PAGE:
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The Effect of Anticipation
Building new habits, breaking old habits
first published August 2018
Always anticipate that anticipation will occur.
Habits written in stone
Author: Sarah Owings
KL: I think that is a good policy- dog’s needs first, our embarrassment second! We should never forget that nothing can be “unlearned”.
It sounds like there were more conditions having an effect not just the arousal of going for a walk?
How does he cope on long, long journeys? Does it become flooding to a degree?
SO: Your idea of popping the collie out right away, meeting a need, then working on the skill of calm in the car is brilliant. Anytime I can get out of the rut of “just waiting the dog out” (see video above), I’ll take it!
KL: Excellent. We do sometimes get stuck between the corner and a dark place.
I think the policy of “car-time” for EVERY possible reason except exiting for a walk has to be a contributing factor.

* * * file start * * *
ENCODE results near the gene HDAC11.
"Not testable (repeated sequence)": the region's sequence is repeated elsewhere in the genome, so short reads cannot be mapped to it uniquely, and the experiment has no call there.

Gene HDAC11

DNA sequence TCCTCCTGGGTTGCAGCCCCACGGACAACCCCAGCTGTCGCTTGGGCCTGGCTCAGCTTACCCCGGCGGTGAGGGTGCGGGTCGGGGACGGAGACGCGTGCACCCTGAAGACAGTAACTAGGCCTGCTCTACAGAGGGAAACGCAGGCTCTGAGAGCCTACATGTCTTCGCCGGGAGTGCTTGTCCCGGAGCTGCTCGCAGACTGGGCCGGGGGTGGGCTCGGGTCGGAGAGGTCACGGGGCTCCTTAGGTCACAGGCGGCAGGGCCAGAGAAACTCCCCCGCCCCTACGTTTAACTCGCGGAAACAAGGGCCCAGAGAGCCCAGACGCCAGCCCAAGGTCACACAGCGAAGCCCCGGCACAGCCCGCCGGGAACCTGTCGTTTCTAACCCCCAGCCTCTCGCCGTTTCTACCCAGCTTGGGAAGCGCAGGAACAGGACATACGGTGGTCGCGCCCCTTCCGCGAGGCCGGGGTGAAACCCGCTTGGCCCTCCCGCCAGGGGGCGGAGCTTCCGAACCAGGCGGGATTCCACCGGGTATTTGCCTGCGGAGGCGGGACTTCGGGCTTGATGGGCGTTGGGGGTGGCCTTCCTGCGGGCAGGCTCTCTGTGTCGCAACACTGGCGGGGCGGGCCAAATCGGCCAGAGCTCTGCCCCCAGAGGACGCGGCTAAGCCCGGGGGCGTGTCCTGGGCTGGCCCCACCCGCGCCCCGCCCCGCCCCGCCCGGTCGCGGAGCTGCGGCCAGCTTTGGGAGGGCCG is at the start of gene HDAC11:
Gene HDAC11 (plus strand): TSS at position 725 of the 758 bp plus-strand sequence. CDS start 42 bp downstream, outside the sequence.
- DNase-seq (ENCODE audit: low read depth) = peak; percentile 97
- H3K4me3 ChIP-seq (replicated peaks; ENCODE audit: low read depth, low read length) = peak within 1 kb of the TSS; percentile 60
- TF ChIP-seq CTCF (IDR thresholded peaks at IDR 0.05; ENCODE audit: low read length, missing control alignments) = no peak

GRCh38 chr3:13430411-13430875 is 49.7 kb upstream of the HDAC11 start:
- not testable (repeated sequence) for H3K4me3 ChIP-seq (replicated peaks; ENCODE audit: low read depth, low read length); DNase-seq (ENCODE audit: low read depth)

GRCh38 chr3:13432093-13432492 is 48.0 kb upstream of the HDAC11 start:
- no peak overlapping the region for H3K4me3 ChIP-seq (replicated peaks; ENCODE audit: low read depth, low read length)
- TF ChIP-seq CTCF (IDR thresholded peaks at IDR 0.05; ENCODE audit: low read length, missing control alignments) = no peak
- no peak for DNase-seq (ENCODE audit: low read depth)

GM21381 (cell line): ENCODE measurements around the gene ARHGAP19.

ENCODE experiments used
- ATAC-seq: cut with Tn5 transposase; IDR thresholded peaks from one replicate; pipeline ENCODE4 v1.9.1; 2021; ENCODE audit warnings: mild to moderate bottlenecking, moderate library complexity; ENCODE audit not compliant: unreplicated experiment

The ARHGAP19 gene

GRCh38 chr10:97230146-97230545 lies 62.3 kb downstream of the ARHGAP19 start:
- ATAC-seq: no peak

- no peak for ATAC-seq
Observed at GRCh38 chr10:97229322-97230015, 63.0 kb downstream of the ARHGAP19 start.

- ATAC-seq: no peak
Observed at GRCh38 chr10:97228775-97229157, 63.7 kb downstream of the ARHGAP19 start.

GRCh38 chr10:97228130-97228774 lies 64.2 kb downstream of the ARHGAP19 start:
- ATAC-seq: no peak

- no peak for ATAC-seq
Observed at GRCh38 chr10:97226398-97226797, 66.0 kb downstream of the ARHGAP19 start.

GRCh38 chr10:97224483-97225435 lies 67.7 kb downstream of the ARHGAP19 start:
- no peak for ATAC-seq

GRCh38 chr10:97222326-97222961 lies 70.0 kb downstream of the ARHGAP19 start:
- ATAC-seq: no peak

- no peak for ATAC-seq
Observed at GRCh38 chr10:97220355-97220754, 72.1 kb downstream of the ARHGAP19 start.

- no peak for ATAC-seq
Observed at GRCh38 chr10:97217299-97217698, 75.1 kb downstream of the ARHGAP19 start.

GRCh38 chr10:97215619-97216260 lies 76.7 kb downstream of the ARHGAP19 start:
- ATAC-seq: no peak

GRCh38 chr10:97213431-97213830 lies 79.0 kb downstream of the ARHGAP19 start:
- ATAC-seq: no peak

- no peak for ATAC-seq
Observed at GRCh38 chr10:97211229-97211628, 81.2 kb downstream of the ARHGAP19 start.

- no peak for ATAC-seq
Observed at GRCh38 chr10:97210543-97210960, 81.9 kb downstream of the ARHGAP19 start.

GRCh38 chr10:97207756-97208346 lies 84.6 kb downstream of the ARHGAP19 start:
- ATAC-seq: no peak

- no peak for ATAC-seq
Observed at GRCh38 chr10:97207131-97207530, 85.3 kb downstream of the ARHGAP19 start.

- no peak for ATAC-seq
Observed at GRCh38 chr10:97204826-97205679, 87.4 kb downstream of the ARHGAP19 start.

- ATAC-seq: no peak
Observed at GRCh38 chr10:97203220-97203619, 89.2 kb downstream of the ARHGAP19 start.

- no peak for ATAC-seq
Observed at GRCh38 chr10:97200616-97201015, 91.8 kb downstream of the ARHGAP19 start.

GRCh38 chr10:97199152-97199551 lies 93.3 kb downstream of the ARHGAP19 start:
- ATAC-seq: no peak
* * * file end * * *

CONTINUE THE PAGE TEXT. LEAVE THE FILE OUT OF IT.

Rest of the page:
It may seem a bit odd to recommend a day out in the car for no other purpose than a 5 minutes chance at competition, but this element has made a significant contribution for more than our dogs.
The day starts with usually a long drive (for me, 2 hours is long although I know 2 days may be your average). Then we have to spend many hours waiting our turn, often 8-10. Although we get to socialise with other competitors, I like to set it up for the dog to have plenty to watch, different air-smells, occasional boring strolls and then a chance to compete.
I suppose it changes the context of being in the car significantly? I certainly get no excitement on arriving home!
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sounds like a biscuit …….